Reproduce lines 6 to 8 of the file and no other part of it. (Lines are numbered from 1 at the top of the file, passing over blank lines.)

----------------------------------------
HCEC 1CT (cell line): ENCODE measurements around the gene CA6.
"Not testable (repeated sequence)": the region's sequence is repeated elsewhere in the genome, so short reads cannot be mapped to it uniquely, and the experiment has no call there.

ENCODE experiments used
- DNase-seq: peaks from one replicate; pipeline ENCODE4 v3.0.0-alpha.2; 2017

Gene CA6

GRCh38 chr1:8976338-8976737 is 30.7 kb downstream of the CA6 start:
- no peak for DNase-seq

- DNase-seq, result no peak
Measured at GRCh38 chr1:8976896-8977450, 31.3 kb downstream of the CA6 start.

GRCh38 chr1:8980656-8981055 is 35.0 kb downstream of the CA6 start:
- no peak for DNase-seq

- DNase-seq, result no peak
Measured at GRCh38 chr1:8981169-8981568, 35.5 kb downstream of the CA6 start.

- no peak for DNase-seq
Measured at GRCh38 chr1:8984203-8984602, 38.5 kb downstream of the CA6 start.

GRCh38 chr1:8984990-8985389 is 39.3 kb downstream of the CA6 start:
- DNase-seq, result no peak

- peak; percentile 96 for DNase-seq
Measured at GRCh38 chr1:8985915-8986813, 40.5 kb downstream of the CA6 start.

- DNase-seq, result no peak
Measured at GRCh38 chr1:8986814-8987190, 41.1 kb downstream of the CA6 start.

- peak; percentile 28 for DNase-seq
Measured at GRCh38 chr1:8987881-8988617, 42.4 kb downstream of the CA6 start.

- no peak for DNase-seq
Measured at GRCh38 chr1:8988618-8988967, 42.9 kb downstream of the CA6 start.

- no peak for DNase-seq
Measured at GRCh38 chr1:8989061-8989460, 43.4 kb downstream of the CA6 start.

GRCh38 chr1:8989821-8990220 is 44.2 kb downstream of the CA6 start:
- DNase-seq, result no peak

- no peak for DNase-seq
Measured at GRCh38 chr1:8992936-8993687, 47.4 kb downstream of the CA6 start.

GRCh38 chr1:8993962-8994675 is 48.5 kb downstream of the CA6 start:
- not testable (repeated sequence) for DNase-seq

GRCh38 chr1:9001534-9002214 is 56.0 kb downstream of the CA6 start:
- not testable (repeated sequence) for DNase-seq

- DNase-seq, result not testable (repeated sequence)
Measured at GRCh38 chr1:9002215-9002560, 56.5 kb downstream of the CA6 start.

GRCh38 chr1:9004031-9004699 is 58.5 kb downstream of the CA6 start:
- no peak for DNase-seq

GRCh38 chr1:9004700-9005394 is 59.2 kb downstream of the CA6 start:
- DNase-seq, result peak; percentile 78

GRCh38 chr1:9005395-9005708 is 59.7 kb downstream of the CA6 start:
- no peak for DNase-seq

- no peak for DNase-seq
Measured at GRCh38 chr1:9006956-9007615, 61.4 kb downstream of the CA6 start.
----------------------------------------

GRCh38 chr1:8976338-8976737 is 30.7 kb downstream of the CA6 start:
- no peak for DNase-seq

- DNase-seq, result no peak